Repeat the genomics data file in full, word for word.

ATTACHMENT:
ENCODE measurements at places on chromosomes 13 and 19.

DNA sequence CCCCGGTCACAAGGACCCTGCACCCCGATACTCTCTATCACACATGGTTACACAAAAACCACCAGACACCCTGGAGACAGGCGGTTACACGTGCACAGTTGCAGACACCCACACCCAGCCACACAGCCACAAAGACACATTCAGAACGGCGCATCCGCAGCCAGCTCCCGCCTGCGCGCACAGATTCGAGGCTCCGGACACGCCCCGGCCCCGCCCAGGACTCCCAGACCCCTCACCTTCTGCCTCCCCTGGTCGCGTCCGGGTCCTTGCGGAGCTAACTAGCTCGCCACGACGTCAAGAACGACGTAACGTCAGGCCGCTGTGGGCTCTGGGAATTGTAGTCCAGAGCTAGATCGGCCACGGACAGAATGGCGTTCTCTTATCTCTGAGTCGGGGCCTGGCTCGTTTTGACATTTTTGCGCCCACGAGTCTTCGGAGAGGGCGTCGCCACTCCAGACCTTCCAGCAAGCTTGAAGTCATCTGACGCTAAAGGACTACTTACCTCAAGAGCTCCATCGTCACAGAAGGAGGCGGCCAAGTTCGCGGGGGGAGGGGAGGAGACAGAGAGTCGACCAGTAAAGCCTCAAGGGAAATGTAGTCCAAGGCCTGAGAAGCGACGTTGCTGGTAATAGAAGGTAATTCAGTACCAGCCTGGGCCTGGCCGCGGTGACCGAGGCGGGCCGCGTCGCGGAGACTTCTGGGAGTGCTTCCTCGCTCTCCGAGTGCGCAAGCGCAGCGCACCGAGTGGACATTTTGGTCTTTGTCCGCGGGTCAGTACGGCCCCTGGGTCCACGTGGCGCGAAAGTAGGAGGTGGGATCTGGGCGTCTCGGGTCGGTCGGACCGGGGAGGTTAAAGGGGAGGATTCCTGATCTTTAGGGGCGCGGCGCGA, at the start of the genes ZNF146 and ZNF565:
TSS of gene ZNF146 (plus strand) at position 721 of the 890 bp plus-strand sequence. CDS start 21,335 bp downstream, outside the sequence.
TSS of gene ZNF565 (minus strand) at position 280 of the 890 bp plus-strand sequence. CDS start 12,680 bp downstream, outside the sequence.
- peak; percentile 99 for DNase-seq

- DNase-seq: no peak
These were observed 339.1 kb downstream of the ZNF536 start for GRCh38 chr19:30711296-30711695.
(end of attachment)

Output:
ENCODE measurements at places on chromosomes 13 and 19.

DNA sequence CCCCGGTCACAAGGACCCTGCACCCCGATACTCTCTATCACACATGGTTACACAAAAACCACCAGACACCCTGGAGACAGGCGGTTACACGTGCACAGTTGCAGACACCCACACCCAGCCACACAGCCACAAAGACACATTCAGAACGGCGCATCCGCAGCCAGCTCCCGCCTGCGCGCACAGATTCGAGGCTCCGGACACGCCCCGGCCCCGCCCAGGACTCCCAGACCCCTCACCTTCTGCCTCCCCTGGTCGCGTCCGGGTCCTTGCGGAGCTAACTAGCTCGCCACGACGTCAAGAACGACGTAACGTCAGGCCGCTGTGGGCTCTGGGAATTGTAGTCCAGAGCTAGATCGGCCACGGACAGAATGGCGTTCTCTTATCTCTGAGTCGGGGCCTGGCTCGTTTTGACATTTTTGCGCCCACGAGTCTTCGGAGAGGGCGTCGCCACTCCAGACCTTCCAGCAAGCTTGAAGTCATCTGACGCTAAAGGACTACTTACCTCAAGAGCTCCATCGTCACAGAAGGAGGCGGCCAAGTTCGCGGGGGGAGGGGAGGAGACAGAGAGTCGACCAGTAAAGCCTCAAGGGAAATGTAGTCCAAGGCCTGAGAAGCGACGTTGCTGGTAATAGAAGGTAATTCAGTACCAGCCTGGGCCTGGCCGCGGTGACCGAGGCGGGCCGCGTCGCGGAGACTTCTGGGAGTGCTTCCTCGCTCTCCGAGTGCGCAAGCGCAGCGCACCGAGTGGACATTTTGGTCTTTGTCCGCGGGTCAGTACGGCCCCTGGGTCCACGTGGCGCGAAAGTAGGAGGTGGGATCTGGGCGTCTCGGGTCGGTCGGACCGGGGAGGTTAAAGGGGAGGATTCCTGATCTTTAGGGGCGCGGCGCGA, at the start of the genes ZNF146 and ZNF565:
TSS of gene ZNF146 (plus strand) at position 721 of the 890 bp plus-strand sequence. CDS start 21,335 bp downstream, outside the sequence.
TSS of gene ZNF565 (minus strand) at position 280 of the 890 bp plus-strand sequence. CDS start 12,680 bp downstream, outside the sequence.
- peak; percentile 99 for DNase-seq

- DNase-seq: no peak
These were observed 339.1 kb downstream of the ZNF536 start for GRCh38 chr19:30711296-30711695.